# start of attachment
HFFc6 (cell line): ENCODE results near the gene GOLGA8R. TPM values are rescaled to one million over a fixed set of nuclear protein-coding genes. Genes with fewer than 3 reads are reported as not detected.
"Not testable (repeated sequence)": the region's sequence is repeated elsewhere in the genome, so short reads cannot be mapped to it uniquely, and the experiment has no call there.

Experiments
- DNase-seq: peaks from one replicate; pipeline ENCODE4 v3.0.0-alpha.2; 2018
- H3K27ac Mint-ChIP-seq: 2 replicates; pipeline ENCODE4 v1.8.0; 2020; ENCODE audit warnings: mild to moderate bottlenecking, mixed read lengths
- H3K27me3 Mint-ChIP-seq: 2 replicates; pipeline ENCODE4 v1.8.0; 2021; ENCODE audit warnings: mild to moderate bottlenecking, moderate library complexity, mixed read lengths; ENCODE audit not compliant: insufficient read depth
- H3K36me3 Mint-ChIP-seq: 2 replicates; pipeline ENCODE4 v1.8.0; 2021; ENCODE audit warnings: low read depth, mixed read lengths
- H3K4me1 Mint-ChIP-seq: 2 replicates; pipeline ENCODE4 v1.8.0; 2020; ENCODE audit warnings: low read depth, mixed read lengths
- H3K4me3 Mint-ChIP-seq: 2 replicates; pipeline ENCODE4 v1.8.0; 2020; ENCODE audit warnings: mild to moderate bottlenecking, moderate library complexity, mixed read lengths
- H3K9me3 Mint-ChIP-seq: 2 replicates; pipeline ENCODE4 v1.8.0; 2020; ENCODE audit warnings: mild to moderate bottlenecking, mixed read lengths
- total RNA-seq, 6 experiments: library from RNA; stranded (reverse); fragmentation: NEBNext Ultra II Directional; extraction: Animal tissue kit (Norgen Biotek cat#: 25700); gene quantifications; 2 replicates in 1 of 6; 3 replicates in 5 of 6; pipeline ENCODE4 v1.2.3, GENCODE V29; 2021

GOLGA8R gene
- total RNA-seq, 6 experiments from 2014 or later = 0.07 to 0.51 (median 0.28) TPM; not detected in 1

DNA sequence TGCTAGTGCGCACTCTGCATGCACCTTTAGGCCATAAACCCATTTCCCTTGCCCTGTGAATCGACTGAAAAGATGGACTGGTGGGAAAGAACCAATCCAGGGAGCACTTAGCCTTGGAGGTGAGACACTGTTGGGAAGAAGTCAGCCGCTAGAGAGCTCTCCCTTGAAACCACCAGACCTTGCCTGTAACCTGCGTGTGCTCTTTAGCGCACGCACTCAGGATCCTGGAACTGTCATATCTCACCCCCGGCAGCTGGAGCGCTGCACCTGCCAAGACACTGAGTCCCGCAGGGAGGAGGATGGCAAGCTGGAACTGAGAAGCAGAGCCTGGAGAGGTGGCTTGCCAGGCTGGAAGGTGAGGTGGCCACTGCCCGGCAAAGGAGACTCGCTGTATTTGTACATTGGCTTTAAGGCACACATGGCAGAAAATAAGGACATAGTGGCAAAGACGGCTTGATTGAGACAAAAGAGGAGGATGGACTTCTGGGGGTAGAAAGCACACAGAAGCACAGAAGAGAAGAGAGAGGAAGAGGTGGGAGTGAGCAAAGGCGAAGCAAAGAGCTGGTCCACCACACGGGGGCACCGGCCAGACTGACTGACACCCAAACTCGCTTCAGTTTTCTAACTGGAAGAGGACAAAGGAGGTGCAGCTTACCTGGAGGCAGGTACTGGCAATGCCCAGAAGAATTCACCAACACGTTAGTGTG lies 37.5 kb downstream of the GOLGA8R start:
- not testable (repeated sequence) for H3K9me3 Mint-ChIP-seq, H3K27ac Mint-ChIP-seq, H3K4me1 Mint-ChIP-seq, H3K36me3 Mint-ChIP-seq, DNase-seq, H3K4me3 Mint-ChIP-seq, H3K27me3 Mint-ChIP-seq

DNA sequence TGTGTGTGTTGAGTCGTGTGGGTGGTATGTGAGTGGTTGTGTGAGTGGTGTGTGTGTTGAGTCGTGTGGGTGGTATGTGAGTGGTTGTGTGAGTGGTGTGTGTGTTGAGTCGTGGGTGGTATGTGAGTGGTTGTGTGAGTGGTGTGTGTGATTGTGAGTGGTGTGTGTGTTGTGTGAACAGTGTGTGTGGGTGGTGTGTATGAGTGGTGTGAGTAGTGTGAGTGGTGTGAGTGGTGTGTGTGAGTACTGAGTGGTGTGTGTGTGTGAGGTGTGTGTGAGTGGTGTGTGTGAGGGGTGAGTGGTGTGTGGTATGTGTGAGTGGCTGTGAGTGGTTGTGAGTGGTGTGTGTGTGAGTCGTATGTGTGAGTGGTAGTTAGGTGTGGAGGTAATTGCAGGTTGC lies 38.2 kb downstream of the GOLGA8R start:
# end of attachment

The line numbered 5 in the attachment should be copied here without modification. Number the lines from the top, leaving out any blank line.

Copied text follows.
- H3K27ac Mint-ChIP-seq: 2 replicates; pipeline ENCODE4 v1.8.0; 2020; ENCODE audit warnings: mild to moderate bottlenecking, mixed read lengths